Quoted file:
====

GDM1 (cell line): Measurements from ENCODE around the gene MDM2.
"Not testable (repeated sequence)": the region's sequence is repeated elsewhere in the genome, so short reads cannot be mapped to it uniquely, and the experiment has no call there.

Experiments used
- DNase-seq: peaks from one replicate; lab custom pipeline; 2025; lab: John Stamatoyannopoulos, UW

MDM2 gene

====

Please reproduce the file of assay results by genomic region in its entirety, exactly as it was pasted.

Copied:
GDM1 (cell line): Measurements from ENCODE around the gene MDM2.
"Not testable (repeated sequence)": the region's sequence is repeated elsewhere in the genome, so short reads cannot be mapped to it uniquely, and the experiment has no call there.

Experiments used
- DNase-seq: peaks from one replicate; lab custom pipeline; 2025; lab: John Stamatoyannopoulos, UW

MDM2 gene